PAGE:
by: Marie Benedict
Marie Benedict, the beloved New York Times bestselling author of The Only Woman in the Room, uncovers the untold story of Agatha Christie’s mysterious eleven day disappearance.
In December 1926, Agatha Christie goes missing. Investigators find her empty car on the edge of a deep, gloomy pond, the only clues some tire tracks nearby and a fur coat left in the car—strange for a frigid night. Her husband and daughter have no knowledge of her whereabouts, and England unleashes an unprecedented manhunt to find the up-and-coming mystery author. Eleven days later, she reappears, just as mysteriously as she disappeared, claiming amnesia and providing no explanations for her time away.
The puzzle of those missing eleven days has persisted. With her trademark exploration into the shadows of history, acclaimed author Marie Benedict brings us into the world of Agatha Christie, imagining why such a brilliant woman would find herself at the center of such a murky story.
What is real, and what is mystery? What role did her unfaithful husband play, and what was he not telling investigators?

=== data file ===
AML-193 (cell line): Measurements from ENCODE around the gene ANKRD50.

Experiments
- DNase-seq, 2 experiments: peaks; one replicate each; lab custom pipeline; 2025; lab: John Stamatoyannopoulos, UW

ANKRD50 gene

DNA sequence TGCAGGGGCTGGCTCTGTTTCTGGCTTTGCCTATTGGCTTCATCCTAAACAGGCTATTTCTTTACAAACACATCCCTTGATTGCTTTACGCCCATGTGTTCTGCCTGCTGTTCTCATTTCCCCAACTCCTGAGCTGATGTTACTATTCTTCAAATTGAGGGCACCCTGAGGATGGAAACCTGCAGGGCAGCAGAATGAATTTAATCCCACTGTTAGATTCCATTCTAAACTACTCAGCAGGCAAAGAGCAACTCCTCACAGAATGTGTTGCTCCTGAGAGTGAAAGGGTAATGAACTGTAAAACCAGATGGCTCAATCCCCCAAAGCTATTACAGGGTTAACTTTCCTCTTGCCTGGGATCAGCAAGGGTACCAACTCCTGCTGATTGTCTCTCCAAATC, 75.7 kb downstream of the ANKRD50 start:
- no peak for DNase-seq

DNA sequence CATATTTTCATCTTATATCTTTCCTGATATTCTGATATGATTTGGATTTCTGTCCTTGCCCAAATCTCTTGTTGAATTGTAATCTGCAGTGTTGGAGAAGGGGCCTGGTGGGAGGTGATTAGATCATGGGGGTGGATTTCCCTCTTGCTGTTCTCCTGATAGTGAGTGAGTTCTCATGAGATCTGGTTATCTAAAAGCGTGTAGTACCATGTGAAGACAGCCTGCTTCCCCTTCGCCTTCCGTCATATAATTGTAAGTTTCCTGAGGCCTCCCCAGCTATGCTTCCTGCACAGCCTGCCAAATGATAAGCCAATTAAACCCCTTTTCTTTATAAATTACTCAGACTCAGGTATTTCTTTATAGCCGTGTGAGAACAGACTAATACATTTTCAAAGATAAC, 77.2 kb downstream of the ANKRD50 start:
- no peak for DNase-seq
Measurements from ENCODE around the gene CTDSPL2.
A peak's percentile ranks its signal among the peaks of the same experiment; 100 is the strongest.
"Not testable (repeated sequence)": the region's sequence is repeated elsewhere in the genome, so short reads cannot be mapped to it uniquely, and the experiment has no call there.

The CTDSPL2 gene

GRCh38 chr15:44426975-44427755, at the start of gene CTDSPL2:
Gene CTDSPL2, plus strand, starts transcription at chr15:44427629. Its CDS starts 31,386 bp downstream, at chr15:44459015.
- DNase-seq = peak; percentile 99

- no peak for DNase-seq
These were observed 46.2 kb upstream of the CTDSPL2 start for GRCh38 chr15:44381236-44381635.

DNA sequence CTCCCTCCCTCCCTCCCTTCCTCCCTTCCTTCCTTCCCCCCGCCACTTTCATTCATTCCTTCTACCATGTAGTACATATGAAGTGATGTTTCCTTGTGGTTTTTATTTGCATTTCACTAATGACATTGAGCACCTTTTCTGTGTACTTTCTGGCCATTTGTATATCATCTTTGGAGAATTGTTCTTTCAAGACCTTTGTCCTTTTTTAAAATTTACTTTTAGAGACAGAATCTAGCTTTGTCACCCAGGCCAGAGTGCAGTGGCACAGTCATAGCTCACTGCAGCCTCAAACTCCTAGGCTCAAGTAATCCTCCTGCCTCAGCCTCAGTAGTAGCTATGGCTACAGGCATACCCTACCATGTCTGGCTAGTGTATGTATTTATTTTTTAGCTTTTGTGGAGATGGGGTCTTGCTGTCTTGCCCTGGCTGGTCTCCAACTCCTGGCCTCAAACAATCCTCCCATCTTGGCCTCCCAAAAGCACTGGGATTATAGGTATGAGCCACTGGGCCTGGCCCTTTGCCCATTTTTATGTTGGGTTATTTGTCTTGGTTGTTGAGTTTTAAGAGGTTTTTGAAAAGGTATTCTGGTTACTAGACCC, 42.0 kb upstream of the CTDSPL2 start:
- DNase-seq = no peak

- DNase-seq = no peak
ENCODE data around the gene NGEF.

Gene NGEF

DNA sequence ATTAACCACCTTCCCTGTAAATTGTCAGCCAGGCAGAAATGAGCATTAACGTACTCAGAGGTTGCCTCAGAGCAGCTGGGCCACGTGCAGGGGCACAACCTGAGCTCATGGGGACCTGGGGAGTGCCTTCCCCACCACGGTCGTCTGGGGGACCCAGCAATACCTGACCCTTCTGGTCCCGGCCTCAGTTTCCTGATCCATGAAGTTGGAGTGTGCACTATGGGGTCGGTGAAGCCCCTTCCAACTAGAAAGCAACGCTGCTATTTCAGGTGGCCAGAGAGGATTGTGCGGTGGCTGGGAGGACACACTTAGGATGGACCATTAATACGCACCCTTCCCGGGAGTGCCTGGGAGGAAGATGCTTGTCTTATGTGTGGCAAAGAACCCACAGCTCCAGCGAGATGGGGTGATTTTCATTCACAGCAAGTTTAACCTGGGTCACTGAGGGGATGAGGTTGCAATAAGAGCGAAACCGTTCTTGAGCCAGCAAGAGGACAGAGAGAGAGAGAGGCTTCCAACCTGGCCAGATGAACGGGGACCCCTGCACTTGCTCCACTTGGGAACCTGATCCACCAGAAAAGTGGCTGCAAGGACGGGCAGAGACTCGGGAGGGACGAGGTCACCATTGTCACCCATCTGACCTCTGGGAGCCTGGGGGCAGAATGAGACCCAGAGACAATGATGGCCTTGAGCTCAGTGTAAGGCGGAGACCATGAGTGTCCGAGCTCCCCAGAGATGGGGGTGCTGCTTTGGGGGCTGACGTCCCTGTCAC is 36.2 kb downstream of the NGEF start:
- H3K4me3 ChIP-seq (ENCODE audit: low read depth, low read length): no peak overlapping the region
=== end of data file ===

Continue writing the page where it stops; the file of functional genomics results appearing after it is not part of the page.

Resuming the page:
A master storyteller whose clever mind may never be matched, Agatha Christie’s untold history offers perhaps her greatest mystery of all.
Helen says: 🤓🤓🤓 1/2
I was not familiar with the fact that Agatha Christie went missing in real life for 11 days. This book was an historical fiction account of that time in her life. Agatha Christie was really likeable – clever, self deprecating and very funny. Her husband was deplorable! It was an entertaining read. It didn’t knock my socks off, but I enjoyed this book.
I also had no idea that Agatha Christie disappeared for 11 days during her early career – this definitely makes for an interesting story. This book actually reads much like one of Mrs. Christie’s mysteries (I’m a poet, I don’t know it, but I rhyme every time) with Mrs. Christie as the main character. Who knows what really happened to Mrs. Christie during those 11 days, but I think this is an entertaining and smart take on what might have occurred. And as Helen said, Mr. Christie is at total lout – the character you love to hate. The book is a little slow in the first half but picks up – especially once Mrs. Christie is found.